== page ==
Geoffrey (left) and his wife Roza (right) brought Jonik's traditional outfit all the way from Sabah for her graduation. Photos: Michelle Glory G. Jonik
Michelle Glory G. Jonik certainly made heads turn during her Master's graduation ceremony at Penang's Universiti Sains Malaysia (USM) three weeks ago.
The 28-year-old Sabahan wore a traditional Kadazan costume complete with accessories that weighed over four kilogrammes.
"Wearing traditional clothing may be common for students studying in Sabah or Sarawak because they have easy access to it.
"However, students studying in Peninsular Malaysia or abroad may find it difficult to wear such costumes because most traditional outfits are heavy, especially as some of the accessories are made from brass. There is also a high risk of them being lost or damaged during shipping and transportation.
"Furthermore, some traditional attire are not appropriate for graduation ceremonies because they contain bells. There are also outfits that might not adhere to the ceremony's dress etiquette because they are quite revealing," said Jonik in an email interview from Papar, a district located 40km from Kota Kinabalu, recently.
Jonik feels youths should present the uniqueness of Sabah and Sarawak's traditional clothing not only during Gawai or Kaamatan festivals but at other significant occasions like graduation day as well. Photo: Universiti Sains Malaysia
Her parents, electrical officer Geoffrey Jonik, 60, and administrative officer Roza J. Anthony Mojigoh, 54, flew in from Kota Kinabalu for her graduation and brought the entire traditional ensemble for the auspicious event.
Jonik, who recently completed her studies in marine science and is currently pursuing her PhD in the same subject, decided to wear her traditional outfit because it represents her ethnic identity.
“The youth should present the uniqueness of Sabah and Sarawak's traditional clothing not only during Gawai or Kaamatan festivals but at other significant occasions like graduation day as well."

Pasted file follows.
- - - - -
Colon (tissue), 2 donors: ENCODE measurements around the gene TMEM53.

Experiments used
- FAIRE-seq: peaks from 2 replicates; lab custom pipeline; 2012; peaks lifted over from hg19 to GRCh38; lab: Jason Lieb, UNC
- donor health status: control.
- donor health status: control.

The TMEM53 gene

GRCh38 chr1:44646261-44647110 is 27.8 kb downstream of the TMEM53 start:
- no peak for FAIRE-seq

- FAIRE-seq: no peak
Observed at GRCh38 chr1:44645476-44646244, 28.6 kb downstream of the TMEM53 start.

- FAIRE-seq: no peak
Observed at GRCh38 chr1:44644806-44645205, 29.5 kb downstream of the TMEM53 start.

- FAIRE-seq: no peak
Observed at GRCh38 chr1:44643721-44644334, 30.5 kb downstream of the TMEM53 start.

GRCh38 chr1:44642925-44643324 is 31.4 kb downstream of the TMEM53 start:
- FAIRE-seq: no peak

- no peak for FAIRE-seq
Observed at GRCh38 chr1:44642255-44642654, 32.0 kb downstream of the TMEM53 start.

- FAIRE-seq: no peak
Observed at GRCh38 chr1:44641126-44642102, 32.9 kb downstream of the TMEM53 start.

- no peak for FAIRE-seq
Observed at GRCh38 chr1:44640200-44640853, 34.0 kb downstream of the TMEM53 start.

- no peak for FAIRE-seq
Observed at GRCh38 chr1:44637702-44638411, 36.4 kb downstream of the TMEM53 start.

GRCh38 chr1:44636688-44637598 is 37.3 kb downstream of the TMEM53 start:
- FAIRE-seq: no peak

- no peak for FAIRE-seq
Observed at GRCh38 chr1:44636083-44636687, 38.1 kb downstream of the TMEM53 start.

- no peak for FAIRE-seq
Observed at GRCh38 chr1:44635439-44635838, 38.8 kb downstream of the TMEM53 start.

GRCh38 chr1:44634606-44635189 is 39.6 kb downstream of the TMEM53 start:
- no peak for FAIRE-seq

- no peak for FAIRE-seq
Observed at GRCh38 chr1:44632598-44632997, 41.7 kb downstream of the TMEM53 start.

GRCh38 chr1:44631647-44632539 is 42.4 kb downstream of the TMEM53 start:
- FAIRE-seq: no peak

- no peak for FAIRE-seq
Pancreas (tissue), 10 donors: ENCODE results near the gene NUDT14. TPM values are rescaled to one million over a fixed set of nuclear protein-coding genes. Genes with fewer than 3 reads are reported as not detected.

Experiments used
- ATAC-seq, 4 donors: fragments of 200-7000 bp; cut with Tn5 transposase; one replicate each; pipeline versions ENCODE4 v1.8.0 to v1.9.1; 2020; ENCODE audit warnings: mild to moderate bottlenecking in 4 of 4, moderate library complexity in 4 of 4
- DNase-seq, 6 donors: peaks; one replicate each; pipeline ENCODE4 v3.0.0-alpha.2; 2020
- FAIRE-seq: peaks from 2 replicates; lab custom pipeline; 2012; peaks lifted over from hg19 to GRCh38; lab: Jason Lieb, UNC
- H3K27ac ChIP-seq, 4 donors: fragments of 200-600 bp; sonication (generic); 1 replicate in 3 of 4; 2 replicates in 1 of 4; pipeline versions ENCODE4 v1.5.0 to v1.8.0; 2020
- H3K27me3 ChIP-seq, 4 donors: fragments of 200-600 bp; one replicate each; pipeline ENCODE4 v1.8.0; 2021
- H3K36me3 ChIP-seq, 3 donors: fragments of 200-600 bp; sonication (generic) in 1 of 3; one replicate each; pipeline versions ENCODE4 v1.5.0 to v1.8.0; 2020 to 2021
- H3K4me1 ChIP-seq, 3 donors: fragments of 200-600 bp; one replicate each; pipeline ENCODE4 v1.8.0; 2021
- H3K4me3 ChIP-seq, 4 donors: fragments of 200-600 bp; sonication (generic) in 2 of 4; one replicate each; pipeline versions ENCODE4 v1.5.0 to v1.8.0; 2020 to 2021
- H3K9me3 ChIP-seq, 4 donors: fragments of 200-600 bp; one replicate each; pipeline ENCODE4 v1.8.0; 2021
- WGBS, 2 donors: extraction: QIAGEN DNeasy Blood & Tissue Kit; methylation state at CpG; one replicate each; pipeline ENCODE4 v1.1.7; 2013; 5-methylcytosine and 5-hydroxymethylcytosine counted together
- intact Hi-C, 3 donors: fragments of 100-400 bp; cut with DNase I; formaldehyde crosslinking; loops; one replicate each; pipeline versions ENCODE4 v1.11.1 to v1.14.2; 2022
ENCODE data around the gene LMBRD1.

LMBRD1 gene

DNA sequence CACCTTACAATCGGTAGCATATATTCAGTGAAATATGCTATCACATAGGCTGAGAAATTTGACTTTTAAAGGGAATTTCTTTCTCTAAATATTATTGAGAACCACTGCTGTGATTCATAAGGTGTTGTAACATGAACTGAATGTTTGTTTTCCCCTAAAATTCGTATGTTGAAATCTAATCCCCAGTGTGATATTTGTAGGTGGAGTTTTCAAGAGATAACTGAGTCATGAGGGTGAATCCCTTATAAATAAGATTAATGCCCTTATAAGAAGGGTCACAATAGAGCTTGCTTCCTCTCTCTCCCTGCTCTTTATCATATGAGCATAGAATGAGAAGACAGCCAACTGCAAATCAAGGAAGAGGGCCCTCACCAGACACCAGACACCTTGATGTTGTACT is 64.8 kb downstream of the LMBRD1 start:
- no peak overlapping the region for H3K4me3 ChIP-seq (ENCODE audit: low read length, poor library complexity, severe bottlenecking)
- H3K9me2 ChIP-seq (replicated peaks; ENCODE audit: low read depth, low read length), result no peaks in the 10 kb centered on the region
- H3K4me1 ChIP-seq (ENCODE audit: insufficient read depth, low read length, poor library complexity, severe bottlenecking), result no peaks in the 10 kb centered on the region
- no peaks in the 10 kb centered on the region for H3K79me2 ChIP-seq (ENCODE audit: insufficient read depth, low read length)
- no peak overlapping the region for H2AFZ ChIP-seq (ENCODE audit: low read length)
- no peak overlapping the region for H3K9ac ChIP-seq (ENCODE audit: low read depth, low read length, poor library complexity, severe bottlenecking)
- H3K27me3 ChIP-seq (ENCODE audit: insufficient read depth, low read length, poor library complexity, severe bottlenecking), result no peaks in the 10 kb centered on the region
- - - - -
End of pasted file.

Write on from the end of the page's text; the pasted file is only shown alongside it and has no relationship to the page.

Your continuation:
Her graduation outfit combined the Kadazan Papar blouse and Kadazan Penampang skirt because her father and mother are from Sabah's Papar and Penampang districts respectively.
Jonik wearing her traditional outfit underneath the robe at her recent graduation ceremony in Universiti Sains Malaysia. Photo: Universiti Sains Malaysia
Kadazan Papar women wear a short velvet jacket with gold or silver buttons over a white blouse. Horizontal and vertical cross-stitched panels stitched with gold thread adorn the knee-length velvet skirt. The outfit worn by the Kadazan Penampang women looks similar, but it comprises a sleeveless blouse and long skirt.
"My intention in mixing and matching my costume from two different ethnicities was simply to respect the graduation dress code at USM. Hopefully it will not evoke any sensitivities among people, especially Sabahans," said Jonik, adding that the outfit has been in the family for five years.
Six years ago, Jonik wore her mother's traditional wedding attire during her convocation in USM when she received her degree.
"Each tribe's traditional dress has its sentimentality. I wore my mother's wedding costume because usually this traditional dress would be inherited from generation to generation. In 2014, my eldest sister Olivia Eyvonnie wore it to her graduation at Universiti Malaysia Sabah. Hopefully, after this, my youngest sister Maureen Grace will be able to wear it as well," said Jonik, who is the second child among four siblings.
Jonik wore her mother's wedding outfit during her convocation in 2016.
Jonik's graduation photos have been shared on social media platforms. On her Facebook page (@Michelle Glory), she’s received positive feedback from friends and family.
"After my photo was shared on social media, I noticed that many young people in Sabah and Sarawak began to leave comments saying that they, too, wanted to wear traditional attire on their graduation day. It makes me very happy to be able to offer some inspiration."
She hopes more youth will embrace their culture and heritage.
"These days, some of the youth can barely speak or understand their native language. It is important for the younger generation to learn about traditional clothes-making methods, handicrafts and a variety of other skills. This is essential to preserve our cultural heritage."
-Source from The Star Online